Joyce Glasser reviews Danny Collins (May 29, 2015)
Since Al Pacino (Scarface, The Godfather films, Dog Day Afternoon, Serpico) has turned 60 the Academy Award nominations (he won an Oscar for Scent of a Woman) and the quality of the roles he has been taking on have diminished.
Pacino, who is 75, joins a long list of older actors who do not wish to retire. The 2013 film Last Vegas, starring Michael Douglas, De Niro, Morgan Freeman and Kevin Kline was a critical disaster, although the cast and title ensured it was a box office success.
More typically, Stand Up Guys, an underrated, low profile crime comedy starring Pacino, Christopher Walken and Arkin, could not recoup its relatively modest budget.
Now Pacino is back playing the eponymous aging folk/pop star in Danny Collins. Danny Collins is the directorial debut of Dan Fogelman who wrote the scripts for Last Vegas and the harshly judged Barbra Streisand comeback comedy Guilt Trip.
We have seen aging rock star films before, but the novelty here is that Danny Collins is based on a true occurrence. In 1971, Steve Tilson, a promising folk singer, expressed in an interview a fear that money would corrupt his talent.
John Lennon and Yoko Ono read this confession in a music magazine and wrote to Tilson, in care of the magazine’s interviewer, offering help and providing their telephone number.
Unfortunately for Tilson, it took 40 years for the letter to reach him. You have to stay for the end credits to understand the full implications of a humorous caption at the film’s start.
As the title suggests, Pacino carries the film, sharing the spotlight with only two supporting actors over 55, a miscast Christopher Plummer (age 85), as his loyal manager/agent, and an awkward Annette Bening, 57, a suburban hotel manager who is his nearly ‘age appropriate’ love interest.
Pacino is terrific as the world-weary Collins strapping on a girdle over his pot-belly, applying tanning lotion and snorting cocaine to prepare him for another disheartening performance. He is now reduced to belting out golden oldies to a crowd of women over 50 bent on recapturing their youth.
He returns home to his expensive modern house in his expensive sports car where his 20-something bimbo fiancée (shaving her crotch in the shower) is about to give him a surprise birthday party.
Frank’s manager, and life long friend, Frank (Christopher Plummer), reflect on the bash the following morning as they sit by the pool. Danny admits that he looks ridiculous with his fiancée and that he’ll have to get a pre-nup.
Then Frank gives Danny a gift that changes his life: he has purchased at auction a letter from John Lenin that was destined for Danny 40 years earlier but was retained by his interviewer who has recently died.
Haunted by the spectre of what could have been, Danny leaves his girlfriend (who he knows is sleeping with the gardener) with his house and credit card and pulls into the Holiday Inn, Hillcrest New Jersey in a flashy red sports car.
The valet Nicky (Josh Peck) and the receptionist Jamie (Melissa Benoist), college students used to customers from dental conventions, cannot believe their eyes. Nor can Hotel manager Mary Sinclair (Bening), who the ebullient Danny invites to dinner after suggesting that Nicky and Jamie, who he wants to fix up, take a drive in his car.
When Frank shows up he is not happy to hear that Danny, whose money is drying up, is cancelling the lucrative tour. ‘I’m a court jester in a microphone’ Danny explains. ‘I was the real thing once. I haven’t written a song in 30 years.’ When Frank tells Danny that he’s having a breakdown, Danny confesses: ‘I’ve been having a breakdown for 40 years.’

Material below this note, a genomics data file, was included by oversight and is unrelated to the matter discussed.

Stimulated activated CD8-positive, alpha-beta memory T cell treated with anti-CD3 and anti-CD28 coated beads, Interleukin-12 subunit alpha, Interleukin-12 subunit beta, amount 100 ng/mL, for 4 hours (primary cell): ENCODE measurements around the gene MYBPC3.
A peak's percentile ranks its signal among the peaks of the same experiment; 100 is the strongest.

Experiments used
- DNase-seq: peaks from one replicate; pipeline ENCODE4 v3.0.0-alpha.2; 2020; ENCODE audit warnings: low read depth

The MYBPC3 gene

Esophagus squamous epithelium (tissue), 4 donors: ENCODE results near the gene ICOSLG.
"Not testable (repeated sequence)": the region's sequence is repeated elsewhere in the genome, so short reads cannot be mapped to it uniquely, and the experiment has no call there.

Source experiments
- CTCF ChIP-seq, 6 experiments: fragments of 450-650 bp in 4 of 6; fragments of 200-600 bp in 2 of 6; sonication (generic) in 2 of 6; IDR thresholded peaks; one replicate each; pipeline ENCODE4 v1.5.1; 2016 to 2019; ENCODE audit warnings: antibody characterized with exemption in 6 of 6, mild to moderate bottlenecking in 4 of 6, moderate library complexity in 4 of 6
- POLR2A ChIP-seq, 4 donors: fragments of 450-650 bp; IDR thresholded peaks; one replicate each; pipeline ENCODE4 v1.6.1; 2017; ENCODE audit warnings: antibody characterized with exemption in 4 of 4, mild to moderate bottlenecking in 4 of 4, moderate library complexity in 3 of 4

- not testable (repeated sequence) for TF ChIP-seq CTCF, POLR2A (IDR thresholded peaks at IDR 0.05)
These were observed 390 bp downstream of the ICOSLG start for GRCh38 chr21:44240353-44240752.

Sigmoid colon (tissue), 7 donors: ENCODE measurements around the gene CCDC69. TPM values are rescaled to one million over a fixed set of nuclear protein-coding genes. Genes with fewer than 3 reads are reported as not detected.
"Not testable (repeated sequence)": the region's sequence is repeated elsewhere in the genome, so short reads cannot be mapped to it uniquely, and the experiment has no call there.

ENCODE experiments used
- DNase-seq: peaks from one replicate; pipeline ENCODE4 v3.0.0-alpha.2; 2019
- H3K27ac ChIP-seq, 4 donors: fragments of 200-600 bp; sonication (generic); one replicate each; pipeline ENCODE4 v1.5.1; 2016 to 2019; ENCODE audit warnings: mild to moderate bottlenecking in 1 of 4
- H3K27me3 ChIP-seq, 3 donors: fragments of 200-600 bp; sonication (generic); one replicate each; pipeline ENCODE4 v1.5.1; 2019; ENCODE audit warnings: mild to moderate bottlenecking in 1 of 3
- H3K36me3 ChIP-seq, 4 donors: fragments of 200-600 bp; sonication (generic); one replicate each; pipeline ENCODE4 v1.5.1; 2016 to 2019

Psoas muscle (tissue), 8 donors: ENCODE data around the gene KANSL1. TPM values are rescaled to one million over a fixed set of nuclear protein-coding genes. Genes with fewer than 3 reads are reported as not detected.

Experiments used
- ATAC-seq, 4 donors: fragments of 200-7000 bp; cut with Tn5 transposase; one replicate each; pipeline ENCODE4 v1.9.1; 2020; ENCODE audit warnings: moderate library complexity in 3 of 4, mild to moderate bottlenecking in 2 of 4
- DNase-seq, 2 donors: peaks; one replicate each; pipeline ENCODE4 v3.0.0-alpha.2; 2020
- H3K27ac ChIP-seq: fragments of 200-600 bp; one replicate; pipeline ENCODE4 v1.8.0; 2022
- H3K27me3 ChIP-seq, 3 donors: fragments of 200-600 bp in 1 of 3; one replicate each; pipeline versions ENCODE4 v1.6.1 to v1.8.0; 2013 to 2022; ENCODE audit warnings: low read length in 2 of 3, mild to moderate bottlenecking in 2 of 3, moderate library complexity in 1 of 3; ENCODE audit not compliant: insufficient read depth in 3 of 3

The reason Danny has chosen this modest hotel in the middle of nowhere is redemption. He even uses the word. Against all odds, he wants to make amends with his estranged son Tom (Bobby Cannavale), the product of a one night stand with a groupie. Tom is now a construction worker living in Hillcrest.
Danny shows up at Tom’s house where Tom’s pregnant wife Samantha (Jennifer Garner), and her adorable daughter Hope (Giselle Eisenberg), shocked to see him, are clear that he should leave before Tom returns.
When Danny discovers that his granddaughter has ADHD, he uses his money to win a reprieve from the sceptical Tom enrolling Hope in an expensive school in NYC and ensuring limousine service to get her there. He also makes himself indispensable when he learns that Tom is very ill, and has not told Samantha.
Fogelman’s script contains enough surprises, laughs and emotional truisms to make up for the clichés and references (the flirtatious sparing between Danny and hotel manager Mary is reminiscent of that between hotel guests Clooney and Vera Farmiga in Up in the Air). He also keeps the sentimentality, inherent in Tom’s illness at a bearable level.
It is Pacino’s towering performance, however, sparkling with nuance, energy, wit and self-deprecating truisms, that melts down your resistance to a film that never rings true.
Unfortunately for Pacino, who just about gets away with it, Collins’ new song, that Mary Sinclair encourages him to write and perform, is a dud and Pacino, who should have been dubbed, cannot sing it.
It’s bad enough that his trademark song is an obvious rip off of Neil Diamond’s Sweet Caroline, but Danny Collins was a folk singer who elsewhere sounds like a cross between Dylan and Rodriquez from Searching for Sugarman.
Danny Collins is a step in the right direction as it gives Pacino a chance to fill the screen with a meaty role that is dignified, age appropriate, yet fun. But he and all the other talented actors over 60 who still have an audience, need the right platforms to reclaim the box office and the awards.
You can watch a trailer of the film here: